On 11th November, 1920, the coffin of the Unknown Warrior was buried at Westminster Abbey in London. It was a symbolic act to mark Armistice Day, the day on which, two years earlier, the Great War had ended. The unknown soldier’s coffin was intended to commemorate all the soldiers who had died in the hostilities. Crowds lined the streets as the carriage carrying the coffin made its way to Westminster Abbey, with the nation captivated by the occasion.
The significance of the event saw special permission given to make an audio recording of the service. Lionel Guest and Horace O. Merriman used four carbon telephone microphones placed in the Abbey to make the recording, which became the first electrical recording ever to be sold to the public. And while it’s widely agreed the 12-inch disc, which contained Recessional by Rudyard Kipling and the hymn Abide with Me, was, ironically, of no great sonic quality, it marked a key milestone in the history of recorded music and the pursuit of hi-fidelity sound.
On 29th April 1925, Leopold Stokowski and the Philadelphia Orchestra made the world's first electrical recording of a symphony orchestra. The system used, known as the Western Electric, was soon adopted by major record labels, increasing the reproducible frequency range, allowing audio engineers to capture a far more detailed sound and greatly improving the quality of recordings.
From magnetic tape to polyvinyl plastic vinyl, the 4-track cartridge to cassette tapes and compact discs, the recorded audio industry moved at a steady pace in the pursuit of better-sounding and, crucially, more accessible formats. And with them came a golden age for hi-fi, as people eagerly filled their living rooms with turntables and records.
Fast forward, and if the 1970s were perhaps hi-fi’s heyday, then the 2000s were, well, a transitional stage. The pursuit of accessibility triumphed at the start of this millennium, thanks to the age of MP3 and AAC, iTunes and iPods. And while the effect on how we discover, pay for and listen to music has been tremendous, sound quality was initially left behind as an afterthought. And that negative perception has haunted digital music ever since.
But 2020 is not 2000, and the good news is digital music, and the hardware to play it, has come a long way in the last 20 years. You no longer need to make the choice between convenience and quality; you really can have both.
Not only has digital music clawed its way back to parity, it’s taken the ball and run with it, delivering better-than-CD-quality audio, all available to stream or download.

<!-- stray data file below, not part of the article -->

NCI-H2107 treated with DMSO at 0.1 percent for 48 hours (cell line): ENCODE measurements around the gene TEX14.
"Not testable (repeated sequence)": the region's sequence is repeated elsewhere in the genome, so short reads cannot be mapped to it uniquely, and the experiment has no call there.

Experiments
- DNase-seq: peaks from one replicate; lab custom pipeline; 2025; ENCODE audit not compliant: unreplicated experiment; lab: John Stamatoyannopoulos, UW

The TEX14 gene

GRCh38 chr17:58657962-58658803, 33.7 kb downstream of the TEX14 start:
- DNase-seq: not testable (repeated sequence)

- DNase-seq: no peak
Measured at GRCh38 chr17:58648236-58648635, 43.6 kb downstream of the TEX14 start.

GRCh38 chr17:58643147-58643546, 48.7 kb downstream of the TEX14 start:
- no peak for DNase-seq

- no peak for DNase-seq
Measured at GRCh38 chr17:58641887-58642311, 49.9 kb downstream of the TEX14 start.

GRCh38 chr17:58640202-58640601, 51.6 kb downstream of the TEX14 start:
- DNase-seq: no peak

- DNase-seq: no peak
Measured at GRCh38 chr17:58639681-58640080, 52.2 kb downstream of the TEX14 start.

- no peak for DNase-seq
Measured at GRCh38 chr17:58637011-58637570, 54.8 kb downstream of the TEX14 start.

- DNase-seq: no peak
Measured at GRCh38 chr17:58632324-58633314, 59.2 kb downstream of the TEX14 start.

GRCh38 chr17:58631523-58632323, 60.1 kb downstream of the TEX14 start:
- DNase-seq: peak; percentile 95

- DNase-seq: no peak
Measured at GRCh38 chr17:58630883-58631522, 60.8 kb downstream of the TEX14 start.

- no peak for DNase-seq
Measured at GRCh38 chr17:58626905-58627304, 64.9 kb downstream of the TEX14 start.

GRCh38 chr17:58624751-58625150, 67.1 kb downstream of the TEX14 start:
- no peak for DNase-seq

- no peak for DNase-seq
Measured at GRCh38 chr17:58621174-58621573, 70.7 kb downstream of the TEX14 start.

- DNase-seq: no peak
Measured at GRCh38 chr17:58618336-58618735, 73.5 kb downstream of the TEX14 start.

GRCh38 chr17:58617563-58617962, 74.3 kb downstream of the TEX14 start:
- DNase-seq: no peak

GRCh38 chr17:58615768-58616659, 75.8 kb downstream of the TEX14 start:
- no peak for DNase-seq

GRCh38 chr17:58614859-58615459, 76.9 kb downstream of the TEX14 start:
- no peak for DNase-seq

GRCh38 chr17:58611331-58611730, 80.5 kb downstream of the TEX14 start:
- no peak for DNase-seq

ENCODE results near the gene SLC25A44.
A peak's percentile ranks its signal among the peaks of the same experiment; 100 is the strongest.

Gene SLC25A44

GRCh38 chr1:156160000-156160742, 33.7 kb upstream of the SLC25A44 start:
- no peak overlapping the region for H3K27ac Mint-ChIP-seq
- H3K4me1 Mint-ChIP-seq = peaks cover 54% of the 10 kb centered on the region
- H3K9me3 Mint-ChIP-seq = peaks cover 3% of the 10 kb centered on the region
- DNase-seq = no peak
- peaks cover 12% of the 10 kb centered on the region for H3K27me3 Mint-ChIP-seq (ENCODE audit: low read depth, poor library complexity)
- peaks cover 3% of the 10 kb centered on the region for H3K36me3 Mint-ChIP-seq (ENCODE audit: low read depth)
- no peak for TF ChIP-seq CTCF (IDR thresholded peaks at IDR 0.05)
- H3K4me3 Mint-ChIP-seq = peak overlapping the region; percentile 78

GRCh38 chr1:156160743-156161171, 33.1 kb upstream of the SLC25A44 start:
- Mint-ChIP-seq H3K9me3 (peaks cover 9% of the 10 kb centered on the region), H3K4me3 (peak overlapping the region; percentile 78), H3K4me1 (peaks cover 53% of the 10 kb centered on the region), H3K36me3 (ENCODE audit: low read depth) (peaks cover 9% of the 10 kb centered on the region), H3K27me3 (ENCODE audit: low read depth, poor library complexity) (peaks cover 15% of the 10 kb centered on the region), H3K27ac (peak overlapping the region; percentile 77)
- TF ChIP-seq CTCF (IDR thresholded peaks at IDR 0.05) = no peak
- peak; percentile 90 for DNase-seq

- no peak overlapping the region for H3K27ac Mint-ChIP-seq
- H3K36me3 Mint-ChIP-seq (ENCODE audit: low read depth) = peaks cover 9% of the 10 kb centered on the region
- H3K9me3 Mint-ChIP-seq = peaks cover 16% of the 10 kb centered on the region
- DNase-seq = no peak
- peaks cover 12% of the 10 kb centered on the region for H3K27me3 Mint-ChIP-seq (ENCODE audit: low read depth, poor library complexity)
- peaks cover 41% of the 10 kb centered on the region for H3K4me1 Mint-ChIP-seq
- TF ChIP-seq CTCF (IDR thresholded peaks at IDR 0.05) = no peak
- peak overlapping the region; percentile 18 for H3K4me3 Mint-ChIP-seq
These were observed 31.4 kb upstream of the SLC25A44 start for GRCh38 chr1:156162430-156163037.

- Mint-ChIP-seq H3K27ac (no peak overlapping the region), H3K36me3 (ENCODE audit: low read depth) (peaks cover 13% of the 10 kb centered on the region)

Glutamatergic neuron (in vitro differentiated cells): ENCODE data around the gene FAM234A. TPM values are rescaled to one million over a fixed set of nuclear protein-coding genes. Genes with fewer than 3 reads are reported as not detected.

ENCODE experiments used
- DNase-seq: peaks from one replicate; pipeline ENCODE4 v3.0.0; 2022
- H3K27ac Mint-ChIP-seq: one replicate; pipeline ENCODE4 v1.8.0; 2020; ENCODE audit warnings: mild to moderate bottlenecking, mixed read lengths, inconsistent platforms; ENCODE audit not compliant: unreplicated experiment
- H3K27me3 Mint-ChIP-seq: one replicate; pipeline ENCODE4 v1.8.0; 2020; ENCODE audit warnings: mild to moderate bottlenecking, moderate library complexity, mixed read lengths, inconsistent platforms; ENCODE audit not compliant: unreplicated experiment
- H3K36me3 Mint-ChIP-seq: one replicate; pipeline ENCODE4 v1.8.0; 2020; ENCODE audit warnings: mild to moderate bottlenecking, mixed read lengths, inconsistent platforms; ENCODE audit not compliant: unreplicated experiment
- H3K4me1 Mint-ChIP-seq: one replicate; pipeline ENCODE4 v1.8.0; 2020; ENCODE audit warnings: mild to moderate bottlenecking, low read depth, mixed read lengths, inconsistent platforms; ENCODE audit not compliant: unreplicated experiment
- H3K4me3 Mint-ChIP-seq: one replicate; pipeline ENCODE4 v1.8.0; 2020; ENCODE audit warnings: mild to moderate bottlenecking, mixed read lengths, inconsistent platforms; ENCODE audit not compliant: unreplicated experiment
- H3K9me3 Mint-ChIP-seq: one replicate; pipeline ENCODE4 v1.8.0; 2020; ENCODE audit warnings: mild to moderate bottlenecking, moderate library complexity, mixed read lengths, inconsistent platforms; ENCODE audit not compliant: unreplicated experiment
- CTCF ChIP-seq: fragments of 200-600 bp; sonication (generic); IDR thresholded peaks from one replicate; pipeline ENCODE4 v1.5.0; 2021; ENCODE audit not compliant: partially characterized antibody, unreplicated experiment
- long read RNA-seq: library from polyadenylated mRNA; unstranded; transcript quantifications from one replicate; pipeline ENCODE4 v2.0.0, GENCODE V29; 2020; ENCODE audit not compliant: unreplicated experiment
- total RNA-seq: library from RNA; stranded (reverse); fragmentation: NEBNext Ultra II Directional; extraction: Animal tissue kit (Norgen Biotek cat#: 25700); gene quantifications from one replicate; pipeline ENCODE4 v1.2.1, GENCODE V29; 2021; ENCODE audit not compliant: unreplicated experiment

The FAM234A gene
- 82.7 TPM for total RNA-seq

Initially via download websites such as HDTracks, hi-res audio is now available on streaming services such as Tidal, the latter giving you a world of CD-quality or better music for a monthly payment hardly larger than what you would have recently spent on a single album.
We may have been bowled over by 128kbps AAC files on iTunes and iPods with 5GB of storage capacity back in 2001, but they now seem positively archaic. Thanks to superior codecs, such as MQA, faster internet speeds and more affordable storage, whether you want to download or stream, play at home or on the move, you really can listen to music in arguably better-than-ever quality in 2020. And, of course, you can still buy it in all its physical glory, too – probably even on a better-sounding vinyl press.
So while hi-fi may conjure images of stacks of equipment playing vinyl, cassette tapes or compact discs, a high-resolution audio file should in fact deliver a more accurate, ‘as the artist intended’ performance, than we’ve ever had access to. Whisper it in some quarters, but you can even listen to hi-res audio on your phone. Smartphones as hi-fi sources? Who would have thought it.
With plenty of streaming services now offering a premium sound quality tier - do keep up, Apple Music and Spotify - the final hurdle remains convincing people of the merits of a sound system that’s doing the music justice. At the entry-level that might just be selecting that premium tier and spending enough on headphones, or, further up the food chain, realising the merits of stereo speakers with dedicated components. And, in making that decision, you ensure you hear the music you love sound as good as it can. That is, after all, what hi-fi is really all about.
While the basic functionality of the humble loudspeaker has barely changed in the last 100 years, how and where we listen to music has changed immeasurably. At the start of the last decade that change might have meant relegating sound quality some way down the wishlist - beneath form, function and features - but that is simply no longer the case.
Hi-res portable music players have replaced Walkmans, music streamers sit where CD players once did, and a smartphone and a pair of speakers can now equal a hi-fi system but, most crucially, delivering high-quality sound - higher than that of the 1970s hi-fi heyday - is now within everyone’s reach.
Music in high-quality formats has never been more accessible and, thanks to the rapid evolution of consumer electronics, it’s never been easier to have an equally capable portable or home music system. Here’s to the next 100 years of hi-fi.